Good luck to you and to your family!

wow! its like you've read my mind lol. I eat almost all of what you listed. The soup, rice, potatoes, chex, walmart gluten-free pasta, etc. Thanks for ur support and I am really lucky I have such great parents.


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#12 kitkatkid

 
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Posted 29 June 2013 - 07:17 PM

wow! its like you've read my mind lol. I eat almost all of what you listed. The soup, rice, potatoes, chex, walmart gluten-free pasta, etc. Thanks for ur support and I am really lucky I have such great parents.

 

:D :D :D no prob, support should always be free :) hugs for mom and dad too! haha

 

I am such a creature of habit so thankfully it's not the end of the world!


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#13 Mike212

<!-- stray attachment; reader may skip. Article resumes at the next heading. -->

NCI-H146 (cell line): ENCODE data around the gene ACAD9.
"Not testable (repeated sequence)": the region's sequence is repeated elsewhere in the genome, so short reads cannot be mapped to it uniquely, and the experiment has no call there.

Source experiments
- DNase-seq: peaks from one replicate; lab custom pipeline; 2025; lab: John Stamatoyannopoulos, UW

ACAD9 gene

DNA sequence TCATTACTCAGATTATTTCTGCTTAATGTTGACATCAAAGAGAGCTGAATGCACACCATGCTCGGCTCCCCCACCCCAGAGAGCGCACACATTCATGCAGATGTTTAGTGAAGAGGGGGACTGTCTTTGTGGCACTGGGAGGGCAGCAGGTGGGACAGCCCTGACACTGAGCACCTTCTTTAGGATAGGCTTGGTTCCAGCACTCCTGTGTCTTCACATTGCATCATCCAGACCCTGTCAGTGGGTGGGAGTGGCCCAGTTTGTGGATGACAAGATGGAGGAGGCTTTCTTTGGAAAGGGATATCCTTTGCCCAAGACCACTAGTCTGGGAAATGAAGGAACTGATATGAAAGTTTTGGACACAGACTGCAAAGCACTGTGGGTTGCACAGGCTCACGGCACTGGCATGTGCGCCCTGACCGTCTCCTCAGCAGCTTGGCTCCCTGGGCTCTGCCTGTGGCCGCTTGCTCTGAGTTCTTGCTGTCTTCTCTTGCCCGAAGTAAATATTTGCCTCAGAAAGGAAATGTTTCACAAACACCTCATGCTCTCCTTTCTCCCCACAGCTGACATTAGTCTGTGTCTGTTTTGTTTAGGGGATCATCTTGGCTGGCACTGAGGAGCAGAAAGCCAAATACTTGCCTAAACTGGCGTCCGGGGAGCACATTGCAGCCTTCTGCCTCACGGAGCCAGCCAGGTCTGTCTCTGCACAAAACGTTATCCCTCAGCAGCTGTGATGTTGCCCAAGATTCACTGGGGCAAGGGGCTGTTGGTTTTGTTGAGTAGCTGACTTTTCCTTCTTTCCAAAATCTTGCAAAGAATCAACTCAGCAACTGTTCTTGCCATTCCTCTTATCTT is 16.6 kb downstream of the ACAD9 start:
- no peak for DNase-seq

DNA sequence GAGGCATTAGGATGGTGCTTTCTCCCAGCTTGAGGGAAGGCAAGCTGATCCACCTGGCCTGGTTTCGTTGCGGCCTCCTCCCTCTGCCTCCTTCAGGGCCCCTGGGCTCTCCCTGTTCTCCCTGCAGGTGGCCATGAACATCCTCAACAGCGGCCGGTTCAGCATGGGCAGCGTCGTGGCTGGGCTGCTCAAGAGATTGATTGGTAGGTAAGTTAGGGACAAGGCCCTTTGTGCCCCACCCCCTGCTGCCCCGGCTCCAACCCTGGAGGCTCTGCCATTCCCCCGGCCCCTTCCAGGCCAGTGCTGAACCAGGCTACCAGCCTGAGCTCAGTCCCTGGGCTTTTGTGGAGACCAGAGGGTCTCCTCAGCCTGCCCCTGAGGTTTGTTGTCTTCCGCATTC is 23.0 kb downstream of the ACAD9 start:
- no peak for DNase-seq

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Posted 30 June 2013 - 10:43 AM

:D :D :D no prob, support should always be free :) hugs for mom and dad too! haha

 

I am such a creature of habit so thankfully it's not the end of the world!

ikr, well i will let u know if i have anymore questions and thanks again for ur help


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#14 VIVES

 
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Posted 23 July 2013 - 03:25 AM

Hello,

 

At first...sorry for my pretty bad English..;i'm french and mum of a 12 years old girl we just diagnosticated coeliac ( 2 months ago).

She always had stomach pains but now she is on  Gluten free diet...it continues...She doen't have any willi left...I just hope it's because we have to wait some more before knowing the goog effects of this really strict diet!

This forum seems very interesting...i'm just starting reading ! and performing my English writting at the same time !!!

A bientot